Many people think January is a great time to get a fresh start on a new fitness routine, while others use the cold weather as an excuse to huddle under the covers on the couch. No matter how you approach the new year, the American Heart Association has some important information about how to get healthy—and stay healthy—when the temperatures start to dip.
“There’s actually some advantages to working out in cold weather—with no heat and humidity to deal with you may be able to work out longer in cold weather which means you can burn even more calories. It’s also a great way to get much needed vitamin D from the sunlight, which can help elevate your mood,” said John A. Osborne, M.D., Ph.D., FACC, FNLA, Founder and Director State of the Heart Cardiology, Metroplex Cardiology.
“Research shows that exercise also boosts your immunity during the cold and flu season, which can be especially important in dealing with possible COVID infection.”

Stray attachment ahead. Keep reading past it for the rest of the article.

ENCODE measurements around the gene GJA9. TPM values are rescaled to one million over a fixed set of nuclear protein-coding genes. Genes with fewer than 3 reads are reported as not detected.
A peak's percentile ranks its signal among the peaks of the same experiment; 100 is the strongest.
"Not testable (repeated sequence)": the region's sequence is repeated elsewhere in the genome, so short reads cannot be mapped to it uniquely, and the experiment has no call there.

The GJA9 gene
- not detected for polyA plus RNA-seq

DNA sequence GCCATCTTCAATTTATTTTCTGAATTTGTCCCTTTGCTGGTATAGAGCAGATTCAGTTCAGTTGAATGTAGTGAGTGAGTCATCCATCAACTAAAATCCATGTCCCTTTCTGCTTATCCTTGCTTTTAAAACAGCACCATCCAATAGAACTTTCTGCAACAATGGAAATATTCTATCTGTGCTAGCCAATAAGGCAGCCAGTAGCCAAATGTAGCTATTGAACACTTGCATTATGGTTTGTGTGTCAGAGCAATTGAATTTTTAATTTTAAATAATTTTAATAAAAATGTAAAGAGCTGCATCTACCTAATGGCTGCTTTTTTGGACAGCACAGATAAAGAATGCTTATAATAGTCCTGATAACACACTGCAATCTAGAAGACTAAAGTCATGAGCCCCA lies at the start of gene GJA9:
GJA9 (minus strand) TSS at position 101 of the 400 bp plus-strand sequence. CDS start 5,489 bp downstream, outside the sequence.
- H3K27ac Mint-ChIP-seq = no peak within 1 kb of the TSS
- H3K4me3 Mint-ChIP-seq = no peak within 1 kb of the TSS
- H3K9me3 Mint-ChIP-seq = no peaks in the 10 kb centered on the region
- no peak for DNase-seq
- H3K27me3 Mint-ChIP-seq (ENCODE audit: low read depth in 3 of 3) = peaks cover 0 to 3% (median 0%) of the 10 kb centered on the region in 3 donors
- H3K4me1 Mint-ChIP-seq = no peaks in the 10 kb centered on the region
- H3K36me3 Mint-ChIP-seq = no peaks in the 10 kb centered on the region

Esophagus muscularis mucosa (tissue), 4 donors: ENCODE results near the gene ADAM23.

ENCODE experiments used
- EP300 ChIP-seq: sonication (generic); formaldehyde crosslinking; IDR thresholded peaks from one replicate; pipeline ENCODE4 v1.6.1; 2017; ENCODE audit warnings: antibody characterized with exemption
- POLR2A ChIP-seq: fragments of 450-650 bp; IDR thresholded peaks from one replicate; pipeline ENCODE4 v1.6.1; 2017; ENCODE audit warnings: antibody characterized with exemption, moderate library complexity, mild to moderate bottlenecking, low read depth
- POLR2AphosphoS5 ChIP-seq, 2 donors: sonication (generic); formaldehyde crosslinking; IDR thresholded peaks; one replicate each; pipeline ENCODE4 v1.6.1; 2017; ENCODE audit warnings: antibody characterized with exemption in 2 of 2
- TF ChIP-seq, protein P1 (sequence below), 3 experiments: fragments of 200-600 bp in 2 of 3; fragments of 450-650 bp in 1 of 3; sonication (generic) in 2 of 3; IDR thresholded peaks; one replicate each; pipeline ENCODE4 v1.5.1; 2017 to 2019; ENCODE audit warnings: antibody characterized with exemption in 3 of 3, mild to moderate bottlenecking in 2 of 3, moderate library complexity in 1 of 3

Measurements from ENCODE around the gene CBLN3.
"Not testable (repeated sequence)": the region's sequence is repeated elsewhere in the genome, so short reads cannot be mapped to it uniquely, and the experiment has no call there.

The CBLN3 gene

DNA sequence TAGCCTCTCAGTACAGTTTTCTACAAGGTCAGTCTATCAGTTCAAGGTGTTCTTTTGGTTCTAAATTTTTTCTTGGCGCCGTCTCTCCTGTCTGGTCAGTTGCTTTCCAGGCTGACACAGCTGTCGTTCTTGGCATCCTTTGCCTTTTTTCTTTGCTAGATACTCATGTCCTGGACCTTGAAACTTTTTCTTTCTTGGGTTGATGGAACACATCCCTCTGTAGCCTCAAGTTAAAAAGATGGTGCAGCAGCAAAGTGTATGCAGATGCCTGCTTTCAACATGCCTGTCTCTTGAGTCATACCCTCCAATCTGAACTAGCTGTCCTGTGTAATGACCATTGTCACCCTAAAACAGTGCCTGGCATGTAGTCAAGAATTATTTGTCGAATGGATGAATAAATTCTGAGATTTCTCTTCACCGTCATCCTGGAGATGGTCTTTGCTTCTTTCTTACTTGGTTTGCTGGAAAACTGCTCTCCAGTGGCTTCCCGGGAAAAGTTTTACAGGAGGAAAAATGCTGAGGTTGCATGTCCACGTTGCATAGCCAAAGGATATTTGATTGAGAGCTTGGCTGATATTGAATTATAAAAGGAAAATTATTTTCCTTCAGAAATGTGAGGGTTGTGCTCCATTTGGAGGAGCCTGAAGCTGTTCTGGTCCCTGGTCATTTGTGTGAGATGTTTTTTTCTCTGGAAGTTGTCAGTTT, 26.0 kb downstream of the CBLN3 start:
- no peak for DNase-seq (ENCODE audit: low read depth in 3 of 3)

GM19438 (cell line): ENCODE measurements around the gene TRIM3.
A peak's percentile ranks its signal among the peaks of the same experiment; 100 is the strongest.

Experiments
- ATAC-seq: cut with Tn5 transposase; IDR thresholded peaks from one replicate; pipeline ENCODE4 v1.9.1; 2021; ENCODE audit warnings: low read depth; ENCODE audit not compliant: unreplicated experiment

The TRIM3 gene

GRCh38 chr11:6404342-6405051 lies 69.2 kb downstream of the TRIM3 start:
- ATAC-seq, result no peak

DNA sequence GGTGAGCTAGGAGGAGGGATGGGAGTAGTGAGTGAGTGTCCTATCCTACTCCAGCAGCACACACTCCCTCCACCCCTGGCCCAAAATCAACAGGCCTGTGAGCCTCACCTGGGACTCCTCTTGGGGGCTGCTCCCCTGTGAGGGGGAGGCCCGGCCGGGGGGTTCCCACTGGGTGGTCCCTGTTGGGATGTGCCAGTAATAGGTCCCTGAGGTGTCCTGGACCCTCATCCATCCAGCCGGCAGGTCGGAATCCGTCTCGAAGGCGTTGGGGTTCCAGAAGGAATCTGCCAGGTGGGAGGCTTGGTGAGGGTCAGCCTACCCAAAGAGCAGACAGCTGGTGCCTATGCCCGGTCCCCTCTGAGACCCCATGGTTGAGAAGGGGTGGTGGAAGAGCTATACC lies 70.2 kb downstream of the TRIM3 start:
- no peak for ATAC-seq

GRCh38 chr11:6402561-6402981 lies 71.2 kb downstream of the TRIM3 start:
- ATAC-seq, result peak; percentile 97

Osborne said if you can’t exercise outdoors, there are many online resources available to assist in developing a workout at home, or athletes can still visit a gym or even walk the mall if they use the appropriate precautions to protect against COVID.
If you are heading outdoors for exercise, winter sports like skiing or skating or if you have to shovel your car out of a snow drift, Osborne has some warnings. Aside from some of the well-known cold weather dangers such as frostbite or unsafe driving conditions, there are cardiovascular risks to consider. The cold causes blood vessels to contract and coronary arteries to constrict, which can raise blood pressure, increasing the risk of heart attack and stroke.
“Strenuous activities such as walking through heavy snow or snow shoveling can add stressors to the heart that people aren’t normally used to,” said Osborne “Our hearts also have to work extra hard in cold weather to keep a healthy body temperature.”
Here are some tips to keep your heart in check during coat season:
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